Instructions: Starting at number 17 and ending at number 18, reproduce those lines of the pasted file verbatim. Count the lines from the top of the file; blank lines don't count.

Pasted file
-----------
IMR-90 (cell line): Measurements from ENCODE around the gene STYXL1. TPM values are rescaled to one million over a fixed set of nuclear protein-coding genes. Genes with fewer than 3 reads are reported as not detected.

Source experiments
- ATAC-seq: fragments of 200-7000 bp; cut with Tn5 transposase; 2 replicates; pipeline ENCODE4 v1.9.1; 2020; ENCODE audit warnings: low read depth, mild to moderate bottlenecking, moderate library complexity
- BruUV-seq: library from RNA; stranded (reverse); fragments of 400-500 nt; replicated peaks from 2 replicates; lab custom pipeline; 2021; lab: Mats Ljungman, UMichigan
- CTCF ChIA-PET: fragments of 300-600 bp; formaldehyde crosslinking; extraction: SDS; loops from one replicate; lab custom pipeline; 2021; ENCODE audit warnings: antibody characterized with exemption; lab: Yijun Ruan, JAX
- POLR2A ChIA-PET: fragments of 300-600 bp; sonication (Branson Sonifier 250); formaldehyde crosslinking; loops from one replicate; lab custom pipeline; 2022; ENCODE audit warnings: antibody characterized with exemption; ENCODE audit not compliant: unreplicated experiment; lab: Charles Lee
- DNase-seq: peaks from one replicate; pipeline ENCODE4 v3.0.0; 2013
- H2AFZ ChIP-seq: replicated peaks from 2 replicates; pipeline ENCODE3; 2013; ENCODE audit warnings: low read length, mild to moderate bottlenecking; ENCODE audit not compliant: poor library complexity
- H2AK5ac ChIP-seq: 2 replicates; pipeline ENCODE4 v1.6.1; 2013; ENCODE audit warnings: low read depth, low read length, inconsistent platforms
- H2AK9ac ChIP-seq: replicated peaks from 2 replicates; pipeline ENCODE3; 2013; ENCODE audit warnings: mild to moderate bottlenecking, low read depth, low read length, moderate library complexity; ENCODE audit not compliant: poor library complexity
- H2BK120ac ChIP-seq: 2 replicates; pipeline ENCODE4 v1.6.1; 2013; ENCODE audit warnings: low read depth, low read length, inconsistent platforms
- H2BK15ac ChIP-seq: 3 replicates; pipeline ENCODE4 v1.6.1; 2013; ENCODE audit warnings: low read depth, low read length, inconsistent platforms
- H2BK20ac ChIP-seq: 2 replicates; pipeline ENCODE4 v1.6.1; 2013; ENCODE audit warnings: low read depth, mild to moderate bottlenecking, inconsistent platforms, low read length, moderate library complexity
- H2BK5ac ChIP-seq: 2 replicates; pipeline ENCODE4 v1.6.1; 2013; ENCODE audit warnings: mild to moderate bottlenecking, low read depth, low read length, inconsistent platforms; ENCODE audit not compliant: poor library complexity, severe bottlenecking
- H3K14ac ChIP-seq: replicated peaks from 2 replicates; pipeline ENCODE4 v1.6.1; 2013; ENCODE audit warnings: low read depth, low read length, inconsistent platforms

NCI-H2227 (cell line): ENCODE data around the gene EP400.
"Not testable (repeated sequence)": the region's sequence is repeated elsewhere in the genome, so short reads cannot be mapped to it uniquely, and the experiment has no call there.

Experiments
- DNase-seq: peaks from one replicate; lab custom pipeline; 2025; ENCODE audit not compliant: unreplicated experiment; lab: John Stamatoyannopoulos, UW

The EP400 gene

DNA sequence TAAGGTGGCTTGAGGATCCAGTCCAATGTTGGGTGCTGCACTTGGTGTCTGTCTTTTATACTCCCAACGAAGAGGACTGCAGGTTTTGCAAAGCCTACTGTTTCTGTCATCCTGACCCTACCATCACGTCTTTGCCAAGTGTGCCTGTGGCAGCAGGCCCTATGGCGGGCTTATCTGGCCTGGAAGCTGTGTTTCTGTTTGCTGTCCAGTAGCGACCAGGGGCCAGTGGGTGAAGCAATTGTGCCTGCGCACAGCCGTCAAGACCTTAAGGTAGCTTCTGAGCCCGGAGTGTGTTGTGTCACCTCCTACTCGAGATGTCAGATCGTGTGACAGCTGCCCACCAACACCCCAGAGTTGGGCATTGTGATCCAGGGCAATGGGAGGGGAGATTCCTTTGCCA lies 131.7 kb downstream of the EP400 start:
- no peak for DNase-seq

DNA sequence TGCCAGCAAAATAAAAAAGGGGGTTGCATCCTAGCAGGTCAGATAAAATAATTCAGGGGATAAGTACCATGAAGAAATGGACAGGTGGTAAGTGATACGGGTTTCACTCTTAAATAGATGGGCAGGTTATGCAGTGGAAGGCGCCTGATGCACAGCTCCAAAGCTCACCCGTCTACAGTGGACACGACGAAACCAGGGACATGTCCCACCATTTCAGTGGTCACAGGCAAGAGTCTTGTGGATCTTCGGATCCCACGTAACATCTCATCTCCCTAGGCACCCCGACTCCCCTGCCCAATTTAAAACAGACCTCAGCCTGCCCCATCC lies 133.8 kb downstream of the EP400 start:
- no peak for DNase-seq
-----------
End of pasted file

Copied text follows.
"Not testable (repeated sequence)": the region's sequence is repeated elsewhere in the genome, so short reads cannot be mapped to it uniquely, and the experiment has no call there.

Experiments